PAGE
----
Stranger Than Friction

by Michael Mullaney on May 12, 2009

Professor Hanchen Huang recently published an intuitive and interesting journal paper on using nanostructures to create additional friction between two pieces of glass.

Dragging a pieces of glass across another piece of glass created some friction, to be sure. But coating the top piece of glass with a nanowire film, and then dragging it across the second piece of glass, Hanchen found it created 10 times more friction. That’s a lot of friction.

Here’s another way to think of it: Sliding a piece of paper across a desk is super easy, as the exercise creates only a negligible amount of friction.  But, imagine if you could coat the paper with something that resulted in the generation of 10 times more friction between the paper and the desk. It would make the act of sliding the paper a bit more difficult, as you’d have to use more muscles to compensate for the uptick in friction.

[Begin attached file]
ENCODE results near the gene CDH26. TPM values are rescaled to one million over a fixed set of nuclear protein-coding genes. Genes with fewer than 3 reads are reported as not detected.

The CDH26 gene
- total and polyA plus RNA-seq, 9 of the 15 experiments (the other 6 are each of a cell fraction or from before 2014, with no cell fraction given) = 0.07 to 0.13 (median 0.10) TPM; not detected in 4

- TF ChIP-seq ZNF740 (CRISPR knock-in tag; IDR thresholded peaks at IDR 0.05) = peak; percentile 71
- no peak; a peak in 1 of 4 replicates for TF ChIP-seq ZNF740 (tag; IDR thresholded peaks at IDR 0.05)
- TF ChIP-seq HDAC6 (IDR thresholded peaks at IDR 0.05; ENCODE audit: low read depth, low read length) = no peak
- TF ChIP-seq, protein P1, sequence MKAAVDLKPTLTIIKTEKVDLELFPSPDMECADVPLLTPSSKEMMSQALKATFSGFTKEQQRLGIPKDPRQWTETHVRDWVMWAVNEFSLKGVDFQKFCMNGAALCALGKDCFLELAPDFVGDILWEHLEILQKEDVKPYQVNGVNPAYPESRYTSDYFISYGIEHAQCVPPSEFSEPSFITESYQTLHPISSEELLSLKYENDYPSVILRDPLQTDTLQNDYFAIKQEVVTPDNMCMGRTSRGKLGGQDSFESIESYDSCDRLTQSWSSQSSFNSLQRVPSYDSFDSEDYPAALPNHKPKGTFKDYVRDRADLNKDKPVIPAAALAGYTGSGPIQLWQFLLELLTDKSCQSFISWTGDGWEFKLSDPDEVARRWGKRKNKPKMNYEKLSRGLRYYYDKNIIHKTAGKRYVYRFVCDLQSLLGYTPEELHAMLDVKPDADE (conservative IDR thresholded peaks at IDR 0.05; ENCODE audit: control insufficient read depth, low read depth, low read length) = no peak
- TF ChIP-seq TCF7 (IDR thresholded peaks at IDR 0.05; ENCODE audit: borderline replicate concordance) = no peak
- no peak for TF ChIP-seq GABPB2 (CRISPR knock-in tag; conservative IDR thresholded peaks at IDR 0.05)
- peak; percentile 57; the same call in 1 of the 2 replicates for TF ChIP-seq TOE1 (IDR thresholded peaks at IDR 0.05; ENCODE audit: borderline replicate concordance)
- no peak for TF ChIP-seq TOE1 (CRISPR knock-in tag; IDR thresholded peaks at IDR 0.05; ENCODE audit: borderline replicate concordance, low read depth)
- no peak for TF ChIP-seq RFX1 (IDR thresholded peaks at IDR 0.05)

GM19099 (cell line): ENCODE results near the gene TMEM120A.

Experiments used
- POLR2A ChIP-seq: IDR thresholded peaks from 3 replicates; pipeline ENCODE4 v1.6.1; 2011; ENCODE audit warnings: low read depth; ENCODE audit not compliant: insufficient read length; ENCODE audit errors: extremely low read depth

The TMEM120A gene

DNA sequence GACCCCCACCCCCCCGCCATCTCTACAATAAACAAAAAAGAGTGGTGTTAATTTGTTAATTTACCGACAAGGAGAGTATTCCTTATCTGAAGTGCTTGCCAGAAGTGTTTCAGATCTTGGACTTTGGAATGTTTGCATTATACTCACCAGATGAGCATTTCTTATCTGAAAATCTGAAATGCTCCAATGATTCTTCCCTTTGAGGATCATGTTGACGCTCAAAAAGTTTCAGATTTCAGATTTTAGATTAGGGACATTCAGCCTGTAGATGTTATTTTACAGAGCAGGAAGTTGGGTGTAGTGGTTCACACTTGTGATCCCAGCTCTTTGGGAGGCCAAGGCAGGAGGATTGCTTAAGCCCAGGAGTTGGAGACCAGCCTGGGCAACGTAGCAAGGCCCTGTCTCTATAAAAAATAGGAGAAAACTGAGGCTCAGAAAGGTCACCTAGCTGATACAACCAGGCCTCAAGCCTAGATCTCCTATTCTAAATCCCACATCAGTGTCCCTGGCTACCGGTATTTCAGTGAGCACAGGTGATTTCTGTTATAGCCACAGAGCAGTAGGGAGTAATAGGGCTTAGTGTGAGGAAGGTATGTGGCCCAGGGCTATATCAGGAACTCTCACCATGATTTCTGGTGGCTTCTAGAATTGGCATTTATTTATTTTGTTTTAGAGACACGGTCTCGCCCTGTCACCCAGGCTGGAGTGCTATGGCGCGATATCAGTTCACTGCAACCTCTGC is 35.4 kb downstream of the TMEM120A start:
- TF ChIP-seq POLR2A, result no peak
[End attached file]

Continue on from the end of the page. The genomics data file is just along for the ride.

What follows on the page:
What’s neat is that there is no additional weight being put on top of the pieces of glass. The boost in friction is solely due to the presence of the nanowire. For those keeping score, Hanchen used SiC–SiO2 core–shell nanowire films. 

It’s a fascinating piece of fundamental research that will likely inform future studies into adhesion and possibly even energy production. I can see engineers and designers exploiting this knowledge of increased friction to boost the effectiveness of pedestrian power systems, which have been tested in Italy, Japan, and elsewhere.

Now that I’ve whet (pun intended) your curiosity, you may want to check out the full results of the study published in the journal Nanotechnology.

{ 1 comment }

Andrew 07.04.09 at 4:14 am

Interesting concept, however, you are making up for the increased friction by the heavier use of muscles. The increase in energy from friction is still causing a decrease of energy in the muscles. You would just be transferring energy.

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